The report presents air risk assessments for the areas in which the AiRMOUR validation flights will be performed. They are Stavanger (Norway), Helsinki (Finland) and Kassel (Germany). Since it is possible that validation flights will be done in Luxembourg, it is also included.
The partner responsible for the report is Linköping University.
See the AiRMOUR deliverable 3.3 ‘Air risk management for UAM EMS operations’ (pdf) and the recommendations for transportation authorities.
For further information, please contact:
Tobias Andersson Granberg, tobias.andersson.granberg(at)liu.se
AiRMOUR develops an Urban Air Mobility GIS Tool to be used in city planning. The tool will help urban decision makers and city planners to think in three dimensions. The partner responsible for the tool is Robots Expert.
The expected growth of drone logistics and other air mobility inside cities mean that the low-level airspace is no longer a concern only for aviation authorities. As air mobility technology is becoming more mature, urban decision makers and city planners need to think in three dimensions.
“The Geographical Information System (GIS) tool will assist city planners and policy makers to visualise combined ground and air data such as noise, nature protection and mobility hotspots”, says Benoît Larrouturou Country Manager Germany at Robots Expert. “Opening the urban airspace also requires citizens to see value in this type of mobility. The tool is designed to facilitate the engagement of citizens in that regard. Being able to visualise the impact increases the understanding and allows for more fact-based decision making.”
With the new tool, new data layers can be used to enrich the decision-making process as cities decide to make them publicly available. A large number of factors, for example air risk mitigation aspects and flight mission boundary conditions and policy management (e.g., management of noise abatement areas, zones with varying public acceptance, population density charts, landing sites and ground risk zones) can be considered. Some factors are meant to be static, others to be managed in a dynamic way, e.g. bird nesting areas should be protected only during the nesting season.
The GIS Tool is a cornerstone in the AiRMOUR City planning toolbox which also includes a UAM Integration Guidebook and a training package with online courses and Masterclasses.
Different data policies in cities
Most of the data relevant for the tool already exists in AiRMOUR partner cities. Combining it in a meaningful way is not trivial. Also, too much data may sometimes be overwhelming to manage and understand. The national policies on access to data very significantly across Europe, and directly impact the speed of adoption of UAM and the potential usefulness of tools such as the AiRMOUR GIS tool.
“Cities have different data policies. These variations cause challenges when developing tools that are based on their data. Many cities collect a lot of data, but it is not always clear how they want to use the data and what they see as the right use for it. There are concerns about privacy issues, too”, says Larrouturou.
“Nevertheless, cities have come a long way when it comes to acquiring data – a lot exists already.”
For further information, please contact:
Benoît Larrouturou, benoit.larrouturou(at)robots.expert
The first year of the AiRMOUR project is coming to an end, so it’s time to look back at the achievements and see what will happen next.
Petri Mononen, VTT (right) with Silvio Semanjski from the AURORA UAM project in the ITS Hamburg event in October.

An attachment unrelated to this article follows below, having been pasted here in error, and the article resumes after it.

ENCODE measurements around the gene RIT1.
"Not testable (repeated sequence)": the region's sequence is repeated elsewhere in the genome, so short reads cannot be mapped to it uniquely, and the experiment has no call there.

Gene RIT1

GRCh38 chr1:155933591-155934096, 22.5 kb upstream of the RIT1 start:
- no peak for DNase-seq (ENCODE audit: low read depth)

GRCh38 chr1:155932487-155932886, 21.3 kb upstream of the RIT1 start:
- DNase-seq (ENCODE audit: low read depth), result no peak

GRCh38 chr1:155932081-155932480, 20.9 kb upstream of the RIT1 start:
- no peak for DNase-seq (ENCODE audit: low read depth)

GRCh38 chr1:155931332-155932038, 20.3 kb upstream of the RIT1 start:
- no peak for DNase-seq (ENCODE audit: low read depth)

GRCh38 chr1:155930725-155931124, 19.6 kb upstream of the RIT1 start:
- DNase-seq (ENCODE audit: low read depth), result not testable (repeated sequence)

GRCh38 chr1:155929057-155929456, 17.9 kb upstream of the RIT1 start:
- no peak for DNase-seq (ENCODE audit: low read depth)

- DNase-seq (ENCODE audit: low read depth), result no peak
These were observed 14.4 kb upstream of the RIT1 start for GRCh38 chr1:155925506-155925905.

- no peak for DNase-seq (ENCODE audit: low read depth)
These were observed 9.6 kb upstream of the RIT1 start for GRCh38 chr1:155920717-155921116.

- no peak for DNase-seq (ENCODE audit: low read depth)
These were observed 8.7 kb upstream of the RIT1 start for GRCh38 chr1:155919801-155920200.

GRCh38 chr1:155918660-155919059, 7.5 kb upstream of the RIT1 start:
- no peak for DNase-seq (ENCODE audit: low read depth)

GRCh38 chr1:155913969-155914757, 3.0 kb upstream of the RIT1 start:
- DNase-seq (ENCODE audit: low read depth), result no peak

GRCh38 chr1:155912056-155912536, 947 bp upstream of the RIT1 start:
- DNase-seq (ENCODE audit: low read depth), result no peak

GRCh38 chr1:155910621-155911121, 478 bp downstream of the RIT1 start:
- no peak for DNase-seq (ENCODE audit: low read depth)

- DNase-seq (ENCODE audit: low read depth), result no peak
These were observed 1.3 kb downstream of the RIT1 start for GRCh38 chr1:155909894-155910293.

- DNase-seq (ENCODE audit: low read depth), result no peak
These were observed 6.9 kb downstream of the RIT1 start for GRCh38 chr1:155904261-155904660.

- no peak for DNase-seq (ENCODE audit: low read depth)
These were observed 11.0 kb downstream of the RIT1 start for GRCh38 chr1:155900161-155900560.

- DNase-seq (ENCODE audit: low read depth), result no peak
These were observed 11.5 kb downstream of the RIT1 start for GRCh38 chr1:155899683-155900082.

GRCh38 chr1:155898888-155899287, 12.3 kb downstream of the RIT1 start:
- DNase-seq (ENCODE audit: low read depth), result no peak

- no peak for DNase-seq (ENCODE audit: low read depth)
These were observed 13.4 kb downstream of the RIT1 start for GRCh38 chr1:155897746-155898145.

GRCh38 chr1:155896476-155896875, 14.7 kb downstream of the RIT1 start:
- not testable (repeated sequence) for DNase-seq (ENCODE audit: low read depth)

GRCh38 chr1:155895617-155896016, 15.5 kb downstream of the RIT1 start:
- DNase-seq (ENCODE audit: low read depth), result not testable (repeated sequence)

What would you like to raise as the most important results in AiRMOUR this year?
Petri Mononen, AiRMOUR Project Coordinator and Principal Scientist at VTT Technical Research Centre of Finland:
“The first year has been buzzing with activity, both within the consortium, and with a multitude of liaison activities towards other relevant projects and stakeholders. Despite the ongoing COVID pandemic, the AiRMOUR team has grown stronger and remains enthusiastic and ambitious. Also the number of local stakeholders that became involved in AiRMOUR has seen a tremendous increase in 2021.
In addition to this, the key results reside naturally within the project deliverables, most notably the AiRMOUR Foresight analysis and the AiRMOUR Functional requirements for selected manned and unmanned UAM EMS scenarios. In the Foresight analysis we take a broad look and a disciplined analysis into the alternative futures on Urban Air Mobility in general, and to UAM in the EMS context in particular. The Functional requirement work, on the other hand, holds special importance in terms of the successful implementation of the rest of the project, by defining the urgent medical use cases that our later live validations will be based upon.”
What would you like to highlight in the coming year?
“We are eagerly expecting to enter all of the planned activities during the new year of 2022. Our plans include a wide array of work e.g. within investigating the user acceptance issues, planning of the upcoming education program and masterclasses and of course, translating the now active CONOPS work into executable and safe test flight plans and finally the first live validations.”
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For more information on the upcoming deliverables, see the AiRMOUR deliverables page
The analysis produced by Robots Expert seeks to map the challenges and shape solutions in the field of emergency medical services and UAM.
The AiRMOUR project has published a foresight analysis on Urban Air Mobility (UAM) Emergency Medical Services in EU cities and regions. The analysis covers the current status of mobility, goes through an identification of related challenges and explores the possible solutions or improvements that can be either implemented or researched. The deliverable is part of the AiRMOUR work package ‘Emergency Medical Services UAM concept description’.
“It is incredibly interesting to dive into the complexity of interactions between cities, emergency services and aviation. We uncovered significant differences across Europe and found trends that need to be understood in order to embrace the possibilities that lie in the future”, says Benoît Larrouturou, Country Manager Germany at Robots Expert, the partner responsible for the deliverable.